Fact Check

Oklahoma Bans Civil Marriage?

Rumor: The state of Oklahoma has banned civil marriage.

Published Mar 12, 2015


Claim:   The state of Oklahoma has banned civil marriage.


FALSE:   The state of Oklahoma has banned civil marriage.
TRUE:   The Oklahoma House has passed a bill placing authority for marriages with clergy rather than civil authorities.

Example:   [Collected via Twitter, March 2015]

Oklahoma just took away marriage rights to non-Christians. That's a HUGE step in the ENTIRELY wrong direction.


Origins:   On 10 March 2015, the Oklahoma House of Representatives passed House Bill 1125 [PDF] by a 67-24 vote (with ten abstentions). The legislation, authored by State Representative Todd Russ, shifts the issuance of marriage licenses from the state to members of the clergy. Russ explained that the bill was designed to exempt government from facilitating same-sex marriages, saying:

The point of my legislation is to take the state out of the process and leave marriage in the hands of the clergy. Marriage was historically a religious covenant first and a government-recognized contract second. Under my bill, the state is not allowing or disallowing same-sex marriage. It is simply leaving it up to the clergy.

Critics of the bill cited unintended consequences of its implementation (such as the potential for the incidental legalization of plural marriage and the marriage of minors), as well as doubts about its overall constitutionality:

Supporters of HB 1125 said it fittingly removes the state from the marriage process.

"Marriage was not instituted by government," said Rep. Dennis Johnson, R-Duncan. "It was instituted by God. There is no reason for Oklahoma or any state to be involved in marriage."

Johnson did allow, however, that the state does have an interest in preventing such things as incest, polygamy and marriage of minors.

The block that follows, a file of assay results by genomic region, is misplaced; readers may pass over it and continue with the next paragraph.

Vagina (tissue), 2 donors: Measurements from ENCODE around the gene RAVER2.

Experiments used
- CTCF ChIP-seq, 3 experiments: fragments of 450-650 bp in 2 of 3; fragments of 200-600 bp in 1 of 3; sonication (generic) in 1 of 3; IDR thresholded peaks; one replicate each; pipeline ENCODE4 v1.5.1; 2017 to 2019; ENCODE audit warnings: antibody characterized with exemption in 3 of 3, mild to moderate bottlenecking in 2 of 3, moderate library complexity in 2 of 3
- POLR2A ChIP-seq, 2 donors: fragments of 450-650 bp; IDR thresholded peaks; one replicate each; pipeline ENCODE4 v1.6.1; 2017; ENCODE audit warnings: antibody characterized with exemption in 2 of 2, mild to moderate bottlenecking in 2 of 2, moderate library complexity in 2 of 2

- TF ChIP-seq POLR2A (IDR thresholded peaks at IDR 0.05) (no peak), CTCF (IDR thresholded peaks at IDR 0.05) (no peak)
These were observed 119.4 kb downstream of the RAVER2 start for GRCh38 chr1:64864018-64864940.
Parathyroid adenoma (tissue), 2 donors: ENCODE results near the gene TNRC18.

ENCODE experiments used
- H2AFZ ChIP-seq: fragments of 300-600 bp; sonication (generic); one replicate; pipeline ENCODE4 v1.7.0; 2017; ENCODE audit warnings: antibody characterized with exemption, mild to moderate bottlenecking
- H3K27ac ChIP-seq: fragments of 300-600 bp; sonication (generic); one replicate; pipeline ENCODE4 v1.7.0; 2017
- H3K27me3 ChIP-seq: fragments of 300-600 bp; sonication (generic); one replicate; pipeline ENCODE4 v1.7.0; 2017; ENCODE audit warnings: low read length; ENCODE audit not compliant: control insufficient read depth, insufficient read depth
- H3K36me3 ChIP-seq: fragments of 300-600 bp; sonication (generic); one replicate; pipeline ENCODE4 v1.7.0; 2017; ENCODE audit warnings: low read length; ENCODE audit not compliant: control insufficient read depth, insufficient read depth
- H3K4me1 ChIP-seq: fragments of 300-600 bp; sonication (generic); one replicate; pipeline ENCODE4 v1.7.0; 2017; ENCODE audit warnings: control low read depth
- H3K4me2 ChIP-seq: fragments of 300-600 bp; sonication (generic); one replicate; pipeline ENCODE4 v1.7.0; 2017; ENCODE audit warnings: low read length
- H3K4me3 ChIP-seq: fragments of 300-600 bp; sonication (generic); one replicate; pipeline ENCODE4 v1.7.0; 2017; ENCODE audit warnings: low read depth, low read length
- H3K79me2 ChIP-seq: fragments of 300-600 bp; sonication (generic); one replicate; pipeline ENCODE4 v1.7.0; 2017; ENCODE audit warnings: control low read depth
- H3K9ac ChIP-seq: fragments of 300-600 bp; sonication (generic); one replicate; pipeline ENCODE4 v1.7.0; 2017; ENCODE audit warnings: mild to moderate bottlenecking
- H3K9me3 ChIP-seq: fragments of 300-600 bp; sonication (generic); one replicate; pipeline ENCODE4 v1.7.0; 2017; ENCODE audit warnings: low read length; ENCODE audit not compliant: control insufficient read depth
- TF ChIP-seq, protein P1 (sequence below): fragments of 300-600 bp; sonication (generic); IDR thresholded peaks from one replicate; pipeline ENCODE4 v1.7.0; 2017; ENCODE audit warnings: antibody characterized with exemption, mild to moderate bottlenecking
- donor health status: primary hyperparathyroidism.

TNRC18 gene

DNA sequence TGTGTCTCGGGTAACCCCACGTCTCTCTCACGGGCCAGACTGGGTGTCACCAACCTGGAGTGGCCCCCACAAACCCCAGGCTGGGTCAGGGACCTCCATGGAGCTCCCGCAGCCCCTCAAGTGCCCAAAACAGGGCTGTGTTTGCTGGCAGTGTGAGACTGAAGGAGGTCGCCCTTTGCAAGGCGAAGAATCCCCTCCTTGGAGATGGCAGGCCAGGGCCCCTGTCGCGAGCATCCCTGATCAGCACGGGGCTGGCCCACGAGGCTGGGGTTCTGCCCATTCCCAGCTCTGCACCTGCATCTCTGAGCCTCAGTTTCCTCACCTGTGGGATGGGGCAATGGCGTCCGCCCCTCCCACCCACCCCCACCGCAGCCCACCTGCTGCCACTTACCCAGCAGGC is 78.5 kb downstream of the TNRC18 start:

Some Democratic state legislators argued that Russ’ House Bill 1125 may have the unintended effect of preventing the state from stopping polygamy or bigamy practices. As drafted, the bill would eliminate from Oklahoma law the words that define marriage as being "with a person of the opposite sex."

Minority Leader Scott Inman, D-Del City, and Rep. Emily Virgin, D-Norman, suggested that preventing those things might be harder to do under Russ' proposal because court clerks would no longer be in position to require proof of identity and age.

Although HB 1125 passed the Oklahoma House on 10 March 2015, the legislation remains pending in the state's Senate.

Last updated:   12 March 2015


    Broyles, Abby.   "Controversial Marriage License Bill Passes House, Headed to Senate."

    KFOR.   11 March 2015.

    Ellis, Randy.   "House Passes Bill to Abolish Oklahoma Marriage Licenses."

    The Oklahoman.   10 March 2015.

    Krehbiel, Randy.   "Oklahoma House Votes to Do Away with State Marriage Licenses."

    Tulsa World.   10 March 2015.

David Mikkelson founded the site now known as snopes.com back in 1994.

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